Software Development Life Cycle: What Is It and How Does It Work?

The Software Development Life Cycle (SDLC) aims to produce high quality software to fulfill the client’s requirements, while developed within time and budget estimates. 

This is because rectifying potential bugs that are detected late in the execution phase has a very high cost. Therefore, using appropriate methodologies, they could be detected in time so that programmers can focus on software quality, meeting deadlines and associated costs.

It’s focused on these software development phases:

  1. Requirements analysis
  2. Planning
  3. Product architecture design
  4. Software development
  5. Testing
  6. Deployment

If you’re interested, keep reading! In this post we’ll explain what is it and how does the SDLC works, and we’ll go through each one of the phases.

Let’s begin!

What is SDLC?

The Software Development Life Cycle (SDLC) is a process that takes place when developing software.  It gives a detailed planning to help the development team to quickly produce high quality software within time and budget estimates.

The SDLC basically describes each task that needs to be done to develop a software. It helps to monitor and control the project, making sure it’s always on the right path, and erasing any issues that are common in these types of projects.  On the other hand, it also reduces the software development costs, while improving quality and shortening the development time.

What are the Phases in SDLC?

The software development life cycle has different phases:

1. Requirements Analysis

This is the most important phase in SDLC. This is where all the important information is obtained, including developers, clients, vendors, experts and project managers. This is the phase to really get to know the strengths and weaknesses of the current implemented system, in order to improve it. 

2. Planning

In SDLC planning, the team has to think about the viability of the project, and how to implement it successfully and with as few risks as possible.

3. Product Architecture Design

This phase begins by transforming the software requirements into a design plan called Design Requirements.

Then, everyone in the team reviews the plan and present any comments or suggestions, if they have any. Here you talk again to developers, clients, vendors, experts and project managers.  This phase is key for the project, and the success or failure of it will depend on how well the architecture is designed.

4. Software Development

In this phase is where the real development begins to build the product. It’s important that all developers attach themselves to good coding practices, and the guidelines defined by the project manager or the organization.

5. Testing

In this phase the team verifies and test all the software features and capabilities, detect possible errors and solve any issues until every requirement is met.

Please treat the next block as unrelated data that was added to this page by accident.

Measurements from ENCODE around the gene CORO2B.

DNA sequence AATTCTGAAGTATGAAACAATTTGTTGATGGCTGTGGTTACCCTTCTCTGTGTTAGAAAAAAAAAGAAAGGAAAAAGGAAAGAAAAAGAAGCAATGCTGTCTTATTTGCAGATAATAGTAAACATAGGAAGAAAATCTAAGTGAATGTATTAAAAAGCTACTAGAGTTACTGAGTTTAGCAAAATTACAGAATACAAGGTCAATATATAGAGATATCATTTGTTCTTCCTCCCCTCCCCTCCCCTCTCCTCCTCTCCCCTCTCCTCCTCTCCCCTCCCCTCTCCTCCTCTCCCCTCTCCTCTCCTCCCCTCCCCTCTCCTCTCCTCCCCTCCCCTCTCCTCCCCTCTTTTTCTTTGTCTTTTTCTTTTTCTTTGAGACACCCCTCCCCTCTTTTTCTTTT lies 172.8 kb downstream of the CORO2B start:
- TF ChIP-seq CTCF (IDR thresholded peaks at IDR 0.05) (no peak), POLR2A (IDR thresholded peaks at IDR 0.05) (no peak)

6. Deployment

Once the software product is tested and verified by the developers, it’s ready to be implemented or launched.

SDLC Models

There are several defined and designed software development life cycle models, to follow during the software development process.

They are also called Software Development Process Models. Each one of these process models follows a series of unique steps for its kind, aiming to guarantee the success of the software development process.

These are a few of the SDLC models:

  1. Cascade Model: Is the simplest and oldest model. Its methodology is all about finishing a phase and then move to the other one.  However, the biggest difficulty of this cascade model is that if small details are not completed in time, the entire process can be delayed.
  2. V-shaped Model: This model is very similar to the Cascade Model. Every phase is developed and tested for obstacles before moving on to the next.
  3. Spiral Model: This is the most flexible model. It goes through the planning, design, development and testing phases several times, with progressive improvements in each one of them.
  4. Iterative Model: This model cluster several tasks into small repetitive phases. Developers create a new version in short time and with a low budget, then test and improve it through quick new versions.
  5. Big Bang Model: This is a high-risk model, because most of the resources are dedicated to development specifically. It works best for smaller projects.
  6. Agile Model: This model divides the product in smaller cycles and quickly delivers a functional product, by producing a series of product launches or deployments. Each tested version feedback is implemented in the newest version, and so on.

A good development company or team should be implementing a software development life cycle process, using one or several of the models previously described.

This will guarantee a higher success rate for your project, and a high-quality software for you and your clients.

Conclusion

A well-implemented software development life cycle (SDLC) allows a higher management control, by showing what is currently happening and where exactly the development process can be improved.

Remember, the main goal of the SDLC is to analyze and improve the software development process. It also creates a scalable view of the entire project, and makes the milestones easily achieved.

If you need help with a software development project, don’t hesitate to contact us! We’ll work hard to create the perfect custom solution for your needs.


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